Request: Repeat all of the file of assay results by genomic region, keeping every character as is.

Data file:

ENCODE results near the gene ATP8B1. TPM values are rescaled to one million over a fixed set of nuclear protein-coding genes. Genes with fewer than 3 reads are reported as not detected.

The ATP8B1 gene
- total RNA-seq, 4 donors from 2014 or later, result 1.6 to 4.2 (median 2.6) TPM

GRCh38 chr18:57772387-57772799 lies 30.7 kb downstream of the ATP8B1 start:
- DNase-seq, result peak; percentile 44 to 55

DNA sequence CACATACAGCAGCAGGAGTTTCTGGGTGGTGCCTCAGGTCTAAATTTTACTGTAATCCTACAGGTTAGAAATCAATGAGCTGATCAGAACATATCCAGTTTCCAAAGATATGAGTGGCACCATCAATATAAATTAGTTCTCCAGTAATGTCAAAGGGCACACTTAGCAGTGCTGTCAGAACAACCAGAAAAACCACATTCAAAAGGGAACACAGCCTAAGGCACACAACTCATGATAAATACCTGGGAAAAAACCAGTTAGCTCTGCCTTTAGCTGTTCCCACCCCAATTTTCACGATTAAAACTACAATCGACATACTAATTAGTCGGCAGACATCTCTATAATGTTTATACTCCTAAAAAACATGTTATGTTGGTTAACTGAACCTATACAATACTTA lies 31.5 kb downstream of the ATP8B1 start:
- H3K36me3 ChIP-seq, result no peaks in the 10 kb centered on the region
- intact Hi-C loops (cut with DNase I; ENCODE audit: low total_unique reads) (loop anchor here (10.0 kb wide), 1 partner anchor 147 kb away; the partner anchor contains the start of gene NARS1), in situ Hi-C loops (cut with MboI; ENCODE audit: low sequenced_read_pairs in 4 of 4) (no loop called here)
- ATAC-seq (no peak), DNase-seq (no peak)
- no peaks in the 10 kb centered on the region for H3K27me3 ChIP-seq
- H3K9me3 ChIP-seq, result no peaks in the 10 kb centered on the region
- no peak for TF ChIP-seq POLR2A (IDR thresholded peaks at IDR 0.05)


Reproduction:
ENCODE results near the gene ATP8B1. TPM values are rescaled to one million over a fixed set of nuclear protein-coding genes. Genes with fewer than 3 reads are reported as not detected.

The ATP8B1 gene
- total RNA-seq, 4 donors from 2014 or later, result 1.6 to 4.2 (median 2.6) TPM

GRCh38 chr18:57772387-57772799 lies 30.7 kb downstream of the ATP8B1 start:
- DNase-seq, result peak; percentile 44 to 55

DNA sequence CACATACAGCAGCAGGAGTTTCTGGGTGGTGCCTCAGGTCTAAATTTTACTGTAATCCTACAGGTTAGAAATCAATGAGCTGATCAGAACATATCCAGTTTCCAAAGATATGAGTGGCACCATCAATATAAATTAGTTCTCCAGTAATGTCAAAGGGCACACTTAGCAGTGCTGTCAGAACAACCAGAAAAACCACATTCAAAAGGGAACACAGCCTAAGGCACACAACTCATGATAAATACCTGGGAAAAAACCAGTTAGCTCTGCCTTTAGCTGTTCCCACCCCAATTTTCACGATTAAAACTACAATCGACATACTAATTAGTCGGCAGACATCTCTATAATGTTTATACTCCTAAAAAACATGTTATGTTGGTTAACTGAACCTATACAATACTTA lies 31.5 kb downstream of the ATP8B1 start:
- H3K36me3 ChIP-seq, result no peaks in the 10 kb centered on the region
- intact Hi-C loops (cut with DNase I; ENCODE audit: low total_unique reads) (loop anchor here (10.0 kb wide), 1 partner anchor 147 kb away; the partner anchor contains the start of gene NARS1), in situ Hi-C loops (cut with MboI; ENCODE audit: low sequenced_read_pairs in 4 of 4) (no loop called here)
- ATAC-seq (no peak), DNase-seq (no peak)
- no peaks in the 10 kb centered on the region for H3K27me3 ChIP-seq
- H3K9me3 ChIP-seq, result no peaks in the 10 kb centered on the region
- no peak for TF ChIP-seq POLR2A (IDR thresholded peaks at IDR 0.05)